While partners bristle at plans, Microsoft says change part of broader shift
The days of free internal use rights (IUR) to Microsoft software are coming to an end for partners as Microsoft quietly announced last week that it’s phasing out the benefit to partners as part of a broader shift in its go-to-market strategy. Additionally, Microsoft is changing access to technical support through its Microsoft Action Pack (MAP) and competencies.
The Lowdown: The change means that Gold and Silver partners will no longer receive access to free software licenses, whether for desktops, servers, or cloud-based resources. The free software is one of the most popular compensation benefits among Microsoft partners, and one of the drivers behind partners buying into the MAP and attaining Gold and Silver status. Microsoft isn’t offering specific details on why it’s changing the policy and benefit, saying only that the move is part of a shift in market conditions and its go-to-market strategy. In a statement to Redmond Channel Partner, Microsoft did point to a blog published in May that outlined its future partner and channel strategies.
The Details: On the first day of its fiscal year (July 1), Microsoft announced the change, which will grant partners free-use rights to software for demonstration and development purposes only. The changes will take full effect on July 1, 2020. Additionally, beginning this August, Microsoft will discontinue product support for on-premises software previously available through MAP and earned competencies. And starting Oct. 1, 2019, product licenses obtained through specific competencies will apply only to those competencies.
The Impact: Partners are buzzing with disbelief and agitation over the changes in Microsoft policy. In social media posts, partners are saying the changes reflect a deterioration in the Microsoft Partner Network program. Some prominent partners are going as far as to say that the new policy shows that the Microsoft partner program is in chaos. Still, some partners see it as a logical move by Microsoft to decrease the number of on-premises licenses in use and shift activity to cloud-based products. Many people anticipate the new policy will be a hot topic between partners and Microsoft executives at the upcoming Inspire conference in Las Vegas.
Adam Bulgatz of AJB Digital in Huntsville, Alabama, started a petition through Change.org to compel Microsoft to reverse its IUR policy decision. So far, hundreds of Microsoft partners have signed the digital protest document.
The Buzz: “The transformation enabled by cloud computing has wide-ranging impacts, including how we work with partners,” Microsoft said in a statement to Redmond Channel Partner. “To help partners capitalize on the opportunities possible with cloud, we are refocusing our partner business investments and programs.”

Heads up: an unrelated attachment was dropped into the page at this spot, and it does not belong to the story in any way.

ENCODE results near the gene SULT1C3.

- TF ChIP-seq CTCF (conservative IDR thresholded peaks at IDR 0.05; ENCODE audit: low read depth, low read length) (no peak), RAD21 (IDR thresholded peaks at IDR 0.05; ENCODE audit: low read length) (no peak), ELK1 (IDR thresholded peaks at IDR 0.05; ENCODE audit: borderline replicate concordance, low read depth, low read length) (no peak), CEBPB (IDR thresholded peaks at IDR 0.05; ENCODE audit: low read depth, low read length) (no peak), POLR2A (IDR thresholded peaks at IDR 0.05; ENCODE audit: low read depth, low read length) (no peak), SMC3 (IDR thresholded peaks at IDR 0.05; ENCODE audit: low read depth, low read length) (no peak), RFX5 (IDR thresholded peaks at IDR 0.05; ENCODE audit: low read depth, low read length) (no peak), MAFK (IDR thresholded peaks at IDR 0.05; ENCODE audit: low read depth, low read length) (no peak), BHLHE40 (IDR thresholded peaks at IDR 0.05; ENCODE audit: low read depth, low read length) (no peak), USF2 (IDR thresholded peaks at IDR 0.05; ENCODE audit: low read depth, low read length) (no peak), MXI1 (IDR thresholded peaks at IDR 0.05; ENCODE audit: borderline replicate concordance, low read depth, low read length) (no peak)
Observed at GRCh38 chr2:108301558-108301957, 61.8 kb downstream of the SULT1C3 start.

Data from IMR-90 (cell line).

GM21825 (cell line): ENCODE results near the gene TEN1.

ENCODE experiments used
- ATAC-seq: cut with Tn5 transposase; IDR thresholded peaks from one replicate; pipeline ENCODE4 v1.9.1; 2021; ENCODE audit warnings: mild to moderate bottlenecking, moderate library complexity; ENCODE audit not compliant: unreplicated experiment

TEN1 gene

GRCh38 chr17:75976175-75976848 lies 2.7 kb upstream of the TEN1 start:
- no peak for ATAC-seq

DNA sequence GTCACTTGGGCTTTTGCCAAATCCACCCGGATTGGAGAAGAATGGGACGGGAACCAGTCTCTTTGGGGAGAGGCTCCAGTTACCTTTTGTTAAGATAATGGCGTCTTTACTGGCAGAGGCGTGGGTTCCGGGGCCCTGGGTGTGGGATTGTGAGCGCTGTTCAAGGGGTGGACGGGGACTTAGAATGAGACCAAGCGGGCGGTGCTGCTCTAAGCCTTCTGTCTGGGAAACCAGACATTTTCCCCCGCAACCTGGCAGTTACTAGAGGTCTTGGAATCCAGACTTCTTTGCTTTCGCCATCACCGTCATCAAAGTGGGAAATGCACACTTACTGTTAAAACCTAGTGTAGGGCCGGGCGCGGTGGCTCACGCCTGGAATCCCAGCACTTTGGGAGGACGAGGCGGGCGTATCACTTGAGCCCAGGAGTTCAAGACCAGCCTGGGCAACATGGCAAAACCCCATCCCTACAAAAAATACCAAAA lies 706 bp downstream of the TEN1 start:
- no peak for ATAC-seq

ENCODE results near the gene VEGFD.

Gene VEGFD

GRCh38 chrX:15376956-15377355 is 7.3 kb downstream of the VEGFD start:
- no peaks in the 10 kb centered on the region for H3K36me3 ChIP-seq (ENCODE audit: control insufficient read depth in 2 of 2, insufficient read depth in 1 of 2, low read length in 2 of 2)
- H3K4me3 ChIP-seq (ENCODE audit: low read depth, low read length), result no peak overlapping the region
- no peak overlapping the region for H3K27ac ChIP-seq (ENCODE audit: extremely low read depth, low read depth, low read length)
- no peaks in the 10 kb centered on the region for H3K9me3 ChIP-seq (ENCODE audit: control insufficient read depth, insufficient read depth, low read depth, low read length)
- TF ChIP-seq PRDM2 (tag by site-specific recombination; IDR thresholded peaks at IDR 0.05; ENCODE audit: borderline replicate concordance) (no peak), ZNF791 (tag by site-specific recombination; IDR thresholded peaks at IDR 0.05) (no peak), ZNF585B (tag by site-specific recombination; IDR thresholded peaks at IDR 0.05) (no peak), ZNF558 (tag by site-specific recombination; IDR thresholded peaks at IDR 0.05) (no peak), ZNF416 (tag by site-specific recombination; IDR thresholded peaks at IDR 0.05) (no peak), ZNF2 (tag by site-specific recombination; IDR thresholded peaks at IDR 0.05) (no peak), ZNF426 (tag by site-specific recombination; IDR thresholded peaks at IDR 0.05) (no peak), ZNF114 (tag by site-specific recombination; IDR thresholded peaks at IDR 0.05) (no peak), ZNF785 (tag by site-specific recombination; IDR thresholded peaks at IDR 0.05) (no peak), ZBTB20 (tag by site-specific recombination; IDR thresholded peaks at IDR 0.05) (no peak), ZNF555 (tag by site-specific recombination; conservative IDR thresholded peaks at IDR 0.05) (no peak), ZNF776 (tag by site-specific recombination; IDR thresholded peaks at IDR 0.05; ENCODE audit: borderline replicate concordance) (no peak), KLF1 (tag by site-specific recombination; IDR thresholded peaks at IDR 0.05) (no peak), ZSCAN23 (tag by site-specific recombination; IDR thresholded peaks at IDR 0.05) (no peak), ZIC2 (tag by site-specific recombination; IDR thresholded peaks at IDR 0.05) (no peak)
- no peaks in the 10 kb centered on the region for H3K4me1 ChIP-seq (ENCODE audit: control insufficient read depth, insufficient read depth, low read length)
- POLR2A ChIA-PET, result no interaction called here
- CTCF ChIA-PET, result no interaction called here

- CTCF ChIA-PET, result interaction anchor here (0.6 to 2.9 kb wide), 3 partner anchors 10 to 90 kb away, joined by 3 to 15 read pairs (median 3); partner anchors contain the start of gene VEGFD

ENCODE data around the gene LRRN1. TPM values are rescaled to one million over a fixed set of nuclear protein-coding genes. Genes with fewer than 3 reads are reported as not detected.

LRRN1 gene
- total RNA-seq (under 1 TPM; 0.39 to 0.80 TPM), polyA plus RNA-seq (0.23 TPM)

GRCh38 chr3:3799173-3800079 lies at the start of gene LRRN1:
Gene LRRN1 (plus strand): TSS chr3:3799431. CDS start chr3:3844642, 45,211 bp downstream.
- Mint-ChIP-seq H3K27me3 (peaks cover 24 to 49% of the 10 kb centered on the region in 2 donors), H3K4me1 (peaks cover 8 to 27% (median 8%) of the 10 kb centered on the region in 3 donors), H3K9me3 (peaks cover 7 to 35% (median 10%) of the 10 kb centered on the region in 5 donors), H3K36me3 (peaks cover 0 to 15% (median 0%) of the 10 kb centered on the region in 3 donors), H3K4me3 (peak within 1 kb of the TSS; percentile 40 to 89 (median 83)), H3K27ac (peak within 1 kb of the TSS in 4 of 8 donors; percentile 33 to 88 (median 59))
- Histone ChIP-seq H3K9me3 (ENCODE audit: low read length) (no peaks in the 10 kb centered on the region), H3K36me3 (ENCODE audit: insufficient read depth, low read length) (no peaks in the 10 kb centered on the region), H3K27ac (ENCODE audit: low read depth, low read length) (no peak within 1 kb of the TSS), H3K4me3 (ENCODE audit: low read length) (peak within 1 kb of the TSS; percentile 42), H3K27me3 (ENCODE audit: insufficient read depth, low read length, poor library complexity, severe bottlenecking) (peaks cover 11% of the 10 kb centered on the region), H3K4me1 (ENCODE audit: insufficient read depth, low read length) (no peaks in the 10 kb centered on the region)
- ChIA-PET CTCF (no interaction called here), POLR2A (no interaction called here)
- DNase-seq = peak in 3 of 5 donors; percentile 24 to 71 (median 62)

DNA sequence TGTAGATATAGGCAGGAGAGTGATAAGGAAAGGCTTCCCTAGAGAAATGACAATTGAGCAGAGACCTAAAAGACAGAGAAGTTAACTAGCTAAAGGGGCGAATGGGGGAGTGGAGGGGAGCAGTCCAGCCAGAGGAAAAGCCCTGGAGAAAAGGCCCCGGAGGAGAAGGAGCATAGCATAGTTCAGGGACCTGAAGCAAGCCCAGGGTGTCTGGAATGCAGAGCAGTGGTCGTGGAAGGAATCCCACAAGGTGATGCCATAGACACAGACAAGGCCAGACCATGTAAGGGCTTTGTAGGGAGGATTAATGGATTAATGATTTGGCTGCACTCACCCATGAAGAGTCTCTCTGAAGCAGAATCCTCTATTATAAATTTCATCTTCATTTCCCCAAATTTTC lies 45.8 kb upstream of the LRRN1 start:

“This must be the worst move by Microsoft in 30 years and may see the end of the MPN program as we know it today. A very sad day,” wrote Kelvin Kirby, the former president of the International Association of Microsoft Channel Partners (IAMCP), in a Facebook post. “I hear on the partner grapevine that there is uproar in the MPN community about this. Not at all unsurprising. Will be interested to see how Microsoft survives Inspire after this rather critical announcement.”
“The move to cut back on product use rights reminds me of a similar move Microsoft made in 2013 when it eliminated TechNet subscriptions, which provided many with a relatively cheap way to get access to many Microsoft products and services,” wrote Mary Jo Foley, author of the blog “All About Microsoft” for ZDNet. “At that time, Microsoft was guiding those affected to purchase paid MSDN subscriptions and/or use evaluation copies of software, which are free for a limited period of time.”
Channelnomics Point of View: Microsoft discontinuing internal use rights for partners is not surprising, but not for the reason many partners think. The online forums are replete with partners who think this is about Microsoft wanting to force more license sales and shift more business to cloud subscriptions.
In reality, Microsoft is clearly signaling that it’s less interested in reseller partners and more interested in integrators and independent software vendors. Microsoft’s Toby Richards, general manager of Partner Go-to-Market and Programs for One Commercial Partner, clearly stated Microsoft’s focus and aspirations in a POD2112 episode earlier this year.
At the Inspire conference, watch for Microsoft to announce a significant jump in its revenue from the co-selling program, in which it resells products produced by partners that complement its cloud services. The elimination of the IUR program makes more sense when seen through the ISV lens and not the reseller’s perspective.